Shaving Bumps

Shaving bumps or razor bumps (known medically as pseudofolliculitis barbae) is a common skin condition in the beard area of black men and others who have curly hair. The condition occurs when the sharp ends of shaved hairs grow back into the skin, causing inflammation. Eventually these ingrown hairs can cause scars, which resemble hard bumps, to form on the face and neck.

The only sure way to avoid developing shaving bumps is to grow a beard. If this is not practical, follow these shaving tips:

  • Shave every day with a safety razor.
  • Be sure to use sharp blades; replace the blades after every two shaves.
  • Before shaving, gently wash your face with mild soap and a warm, soft washcloth; rinse your face thoroughly; and leave your face wet.
  • Apply a nonirritating shaving cream or gel. Ask your doctor to recommend one.
  • Always shave in the direction of hair growth.
  • Do not pull or stretch your skin.
  • Do not shave too closely. Press lightly with the razor. It is better for your skin if you press less firmly and shave more often.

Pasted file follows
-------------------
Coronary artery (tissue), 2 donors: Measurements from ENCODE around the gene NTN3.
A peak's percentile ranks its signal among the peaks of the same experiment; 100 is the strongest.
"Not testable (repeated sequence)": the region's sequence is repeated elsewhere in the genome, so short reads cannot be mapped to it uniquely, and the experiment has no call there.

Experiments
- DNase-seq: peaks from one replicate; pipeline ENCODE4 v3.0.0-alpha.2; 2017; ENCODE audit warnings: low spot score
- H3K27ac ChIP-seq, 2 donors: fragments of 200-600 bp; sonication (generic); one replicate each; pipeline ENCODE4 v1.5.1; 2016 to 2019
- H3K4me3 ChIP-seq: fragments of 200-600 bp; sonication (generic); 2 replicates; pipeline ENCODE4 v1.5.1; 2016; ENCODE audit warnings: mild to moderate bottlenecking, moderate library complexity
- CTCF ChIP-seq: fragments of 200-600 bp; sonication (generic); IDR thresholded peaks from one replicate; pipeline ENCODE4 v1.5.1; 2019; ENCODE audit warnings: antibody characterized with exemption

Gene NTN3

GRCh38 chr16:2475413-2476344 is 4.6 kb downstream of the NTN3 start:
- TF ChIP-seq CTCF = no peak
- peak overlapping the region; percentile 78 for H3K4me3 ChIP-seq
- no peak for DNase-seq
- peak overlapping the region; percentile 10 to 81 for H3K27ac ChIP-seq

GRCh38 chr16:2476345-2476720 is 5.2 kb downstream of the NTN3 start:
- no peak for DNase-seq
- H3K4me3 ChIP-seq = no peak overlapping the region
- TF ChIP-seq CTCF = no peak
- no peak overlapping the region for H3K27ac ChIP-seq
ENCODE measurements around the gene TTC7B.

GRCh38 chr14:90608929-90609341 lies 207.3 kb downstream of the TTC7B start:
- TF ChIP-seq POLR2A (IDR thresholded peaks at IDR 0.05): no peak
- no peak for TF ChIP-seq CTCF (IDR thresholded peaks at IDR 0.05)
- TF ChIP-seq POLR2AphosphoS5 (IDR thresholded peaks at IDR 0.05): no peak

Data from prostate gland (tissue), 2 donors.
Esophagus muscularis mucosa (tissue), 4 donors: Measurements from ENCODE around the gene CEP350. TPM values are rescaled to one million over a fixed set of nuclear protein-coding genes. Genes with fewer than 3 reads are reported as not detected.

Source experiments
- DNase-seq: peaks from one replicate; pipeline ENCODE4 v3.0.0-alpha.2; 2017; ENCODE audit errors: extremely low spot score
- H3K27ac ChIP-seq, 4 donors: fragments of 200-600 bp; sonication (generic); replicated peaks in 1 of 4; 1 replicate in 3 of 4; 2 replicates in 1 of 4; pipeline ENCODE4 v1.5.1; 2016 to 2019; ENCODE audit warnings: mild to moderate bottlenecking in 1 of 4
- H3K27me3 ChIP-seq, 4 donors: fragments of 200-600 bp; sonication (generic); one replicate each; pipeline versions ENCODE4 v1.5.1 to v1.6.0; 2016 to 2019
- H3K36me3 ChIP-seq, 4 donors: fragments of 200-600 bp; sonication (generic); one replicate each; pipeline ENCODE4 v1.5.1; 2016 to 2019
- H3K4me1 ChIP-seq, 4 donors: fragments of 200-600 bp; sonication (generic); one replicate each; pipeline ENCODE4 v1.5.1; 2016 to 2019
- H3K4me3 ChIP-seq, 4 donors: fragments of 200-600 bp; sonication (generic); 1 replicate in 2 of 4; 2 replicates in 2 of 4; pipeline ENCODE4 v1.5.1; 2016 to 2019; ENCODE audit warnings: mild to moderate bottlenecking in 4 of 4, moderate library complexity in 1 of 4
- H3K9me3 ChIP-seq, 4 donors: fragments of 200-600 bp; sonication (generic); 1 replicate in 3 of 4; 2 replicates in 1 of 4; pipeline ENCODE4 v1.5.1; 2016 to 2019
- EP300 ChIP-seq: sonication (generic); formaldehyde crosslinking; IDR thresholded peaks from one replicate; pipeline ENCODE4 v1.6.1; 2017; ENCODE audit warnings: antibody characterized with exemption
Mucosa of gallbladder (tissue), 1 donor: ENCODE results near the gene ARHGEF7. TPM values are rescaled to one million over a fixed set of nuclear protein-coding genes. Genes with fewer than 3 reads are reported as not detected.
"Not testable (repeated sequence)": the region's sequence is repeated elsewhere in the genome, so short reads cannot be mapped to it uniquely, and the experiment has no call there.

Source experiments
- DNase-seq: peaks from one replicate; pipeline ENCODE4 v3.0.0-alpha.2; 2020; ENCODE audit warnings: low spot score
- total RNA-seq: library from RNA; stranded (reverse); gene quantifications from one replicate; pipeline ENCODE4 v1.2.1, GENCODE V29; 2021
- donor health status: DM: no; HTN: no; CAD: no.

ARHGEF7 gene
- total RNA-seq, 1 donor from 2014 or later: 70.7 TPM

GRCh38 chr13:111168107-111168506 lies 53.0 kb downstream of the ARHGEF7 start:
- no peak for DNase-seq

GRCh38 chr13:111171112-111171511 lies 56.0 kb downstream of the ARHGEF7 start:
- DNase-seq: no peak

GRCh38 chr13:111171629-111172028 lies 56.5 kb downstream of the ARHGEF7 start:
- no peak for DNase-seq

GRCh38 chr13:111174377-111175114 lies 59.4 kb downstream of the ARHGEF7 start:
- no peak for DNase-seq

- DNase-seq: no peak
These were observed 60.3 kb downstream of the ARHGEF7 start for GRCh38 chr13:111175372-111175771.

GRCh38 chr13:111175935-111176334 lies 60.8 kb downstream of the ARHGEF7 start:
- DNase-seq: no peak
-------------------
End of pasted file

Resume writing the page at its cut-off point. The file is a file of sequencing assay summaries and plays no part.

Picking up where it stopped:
• Do not keep going over the same spot. This can irritate your skin.
  • Do not attempt to remove ingrown hairs with a tweezers. This can irritate your skin and may lead to infection.
  • After shaving, rinse your face thoroughly and pat it dry.

Common

Health

Concerns

If the condition does not clear up after trying these at-home tips, see your doctor. He or she may prescribe a cream or gel that includes a vitamin A-containing drug called tretinoin or an oral antibiotic to treat the condition.

Warning: Do not share razors. Doing so places you at risk of contracting a bloodborne infection such as hepatitis B or HIV (human immunodeficiency virus).

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